Friendly is a good word
So being a captain of a cricket club is all striped ties and after dinner speaking? Sadly at the friendly end of things that I play in it is far from that. I set up QUAD XI CC back in 2011 with the main aim of giving myself and others like me (i.e. given up playing, never played, not very good or simply not enough time to play every week) the opportunity to play the great game of cricket against likeminded teams in brilliant locations. The name comes from my place of work, QUAD, a centre for art, film and digital media in the centre of Derby.
QUAD is very proud to be the only arts centre in the country with a resident cricket team. Obviously the first job I had was to create the name, brand, motto and club colours.
Recruitment was managed via a mixture of cajoling friends and colleagues to take part, heavy use of social media targeting anyone that mentioned cricket in our local area and through discussions with some of the friendly local clubs who had players who wanted the occasional game.
My vice captains (of which there are around five) are incredibly important as they are the ones with experience of league cricket and most importantly field placing’s and all of the rules!
On the day of the game my key roles are – picking heads or tails and shouting lots of encouragement and the occasional taunt of our own players. The vice captains along with the more confident bowlers set the fields and that enables me to be free to perform (at best) erratically.
We have a core mission to be ‘the friendliest cricket club in the world’ a simple yet difficult status but ultimately the key thing we judge ourselves on, not individual or team performances. This manifests itself in us being welcoming to any newcomers regardless of ability, fitness or experience and we value a chirpy disposition much higher than the correctness of their forward defensive.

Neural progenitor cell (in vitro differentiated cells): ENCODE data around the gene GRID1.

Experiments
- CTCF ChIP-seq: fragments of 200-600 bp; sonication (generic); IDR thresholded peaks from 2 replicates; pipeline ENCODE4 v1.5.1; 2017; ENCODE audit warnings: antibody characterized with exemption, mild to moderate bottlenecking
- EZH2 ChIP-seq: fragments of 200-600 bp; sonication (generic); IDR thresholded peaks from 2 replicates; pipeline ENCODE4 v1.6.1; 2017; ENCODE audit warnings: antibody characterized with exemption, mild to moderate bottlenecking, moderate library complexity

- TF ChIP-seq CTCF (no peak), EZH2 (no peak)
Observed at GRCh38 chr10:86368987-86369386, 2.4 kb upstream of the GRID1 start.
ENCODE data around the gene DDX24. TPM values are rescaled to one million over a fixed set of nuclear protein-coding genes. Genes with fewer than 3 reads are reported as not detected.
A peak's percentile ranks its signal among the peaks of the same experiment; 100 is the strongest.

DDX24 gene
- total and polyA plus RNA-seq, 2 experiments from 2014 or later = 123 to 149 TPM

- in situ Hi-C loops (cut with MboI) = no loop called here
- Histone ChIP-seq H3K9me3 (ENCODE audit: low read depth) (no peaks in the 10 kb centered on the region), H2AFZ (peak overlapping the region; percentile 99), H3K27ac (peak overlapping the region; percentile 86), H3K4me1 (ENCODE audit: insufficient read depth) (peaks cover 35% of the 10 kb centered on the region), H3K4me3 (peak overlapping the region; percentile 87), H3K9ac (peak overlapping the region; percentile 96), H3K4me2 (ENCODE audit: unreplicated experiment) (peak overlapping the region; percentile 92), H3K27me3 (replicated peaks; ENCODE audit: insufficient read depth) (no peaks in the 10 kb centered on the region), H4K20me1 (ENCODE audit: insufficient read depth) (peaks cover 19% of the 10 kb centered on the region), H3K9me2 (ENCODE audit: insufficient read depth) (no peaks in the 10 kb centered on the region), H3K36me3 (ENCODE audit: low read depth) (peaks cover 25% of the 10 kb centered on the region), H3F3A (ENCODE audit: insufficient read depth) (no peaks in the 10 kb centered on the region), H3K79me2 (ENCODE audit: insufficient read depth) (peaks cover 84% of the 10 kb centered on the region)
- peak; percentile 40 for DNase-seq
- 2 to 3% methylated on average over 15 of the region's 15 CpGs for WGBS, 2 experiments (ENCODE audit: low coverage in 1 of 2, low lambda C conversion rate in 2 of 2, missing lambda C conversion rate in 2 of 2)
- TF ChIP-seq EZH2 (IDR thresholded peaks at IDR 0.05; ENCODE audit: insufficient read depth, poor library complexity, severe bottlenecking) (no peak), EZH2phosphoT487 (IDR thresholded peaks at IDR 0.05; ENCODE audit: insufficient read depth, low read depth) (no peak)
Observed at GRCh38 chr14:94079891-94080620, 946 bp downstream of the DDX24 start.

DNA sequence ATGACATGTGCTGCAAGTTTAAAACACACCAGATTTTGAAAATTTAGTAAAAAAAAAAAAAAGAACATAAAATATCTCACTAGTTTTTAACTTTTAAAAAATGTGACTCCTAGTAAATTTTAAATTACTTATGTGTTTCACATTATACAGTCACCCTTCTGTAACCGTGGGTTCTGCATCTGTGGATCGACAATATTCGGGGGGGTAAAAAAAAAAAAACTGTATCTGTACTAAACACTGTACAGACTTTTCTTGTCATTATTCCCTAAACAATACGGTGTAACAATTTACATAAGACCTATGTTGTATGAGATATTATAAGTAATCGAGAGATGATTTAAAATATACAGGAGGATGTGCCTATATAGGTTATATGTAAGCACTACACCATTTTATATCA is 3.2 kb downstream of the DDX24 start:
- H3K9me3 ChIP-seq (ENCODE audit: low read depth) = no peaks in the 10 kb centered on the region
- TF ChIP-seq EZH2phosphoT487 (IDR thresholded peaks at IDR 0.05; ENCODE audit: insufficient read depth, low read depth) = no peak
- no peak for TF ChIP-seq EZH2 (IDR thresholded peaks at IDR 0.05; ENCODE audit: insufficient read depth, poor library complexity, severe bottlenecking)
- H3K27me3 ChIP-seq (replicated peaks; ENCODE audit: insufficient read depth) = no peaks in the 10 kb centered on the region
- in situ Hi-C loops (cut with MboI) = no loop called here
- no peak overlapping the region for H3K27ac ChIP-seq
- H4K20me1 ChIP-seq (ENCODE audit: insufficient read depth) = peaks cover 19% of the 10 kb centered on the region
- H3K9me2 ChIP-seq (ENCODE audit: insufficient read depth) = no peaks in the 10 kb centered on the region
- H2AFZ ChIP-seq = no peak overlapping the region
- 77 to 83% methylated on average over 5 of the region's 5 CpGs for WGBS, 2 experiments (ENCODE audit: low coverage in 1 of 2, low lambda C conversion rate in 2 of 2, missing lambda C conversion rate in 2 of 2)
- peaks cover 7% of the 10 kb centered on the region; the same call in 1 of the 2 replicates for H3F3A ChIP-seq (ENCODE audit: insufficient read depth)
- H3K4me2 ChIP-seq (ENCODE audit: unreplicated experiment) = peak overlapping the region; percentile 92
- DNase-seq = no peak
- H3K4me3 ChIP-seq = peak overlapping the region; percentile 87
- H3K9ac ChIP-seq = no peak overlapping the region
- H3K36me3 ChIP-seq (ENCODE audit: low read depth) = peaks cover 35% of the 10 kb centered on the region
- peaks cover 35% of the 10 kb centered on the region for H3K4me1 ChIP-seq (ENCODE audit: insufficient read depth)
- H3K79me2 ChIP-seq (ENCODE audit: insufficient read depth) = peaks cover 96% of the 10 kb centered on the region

It is also apparent in the teams we play and the way we play the games, our golden rule is that ‘we only sledge our own players’ simple but very effective in building on field camaraderie and making the day enjoyable for everyone. That is not to say we don’t want to win and when we do (29.82% of the time for those that are interested!) we celebrate it like we have just won the world cup final.
Another advantage of being a relatively new team with relatively low expectations is that frequently we set records and this gives our players the chance to celebrate personal and club milestones frequently. I am passionate about the game of cricket but also recognise it is not for everyone and we need to do more to make the game accessible at all levels. We may play only a tiny part in the global game but it is clear that the more people playing, talking and celebrating the game of cricket regardless of age, gender or ethnicity is essential. In our small way we feel like we are playing a part and that is ultimately why we do what we do – we love cricket and we want to help others love the game too.
Captain, QUAD XI CC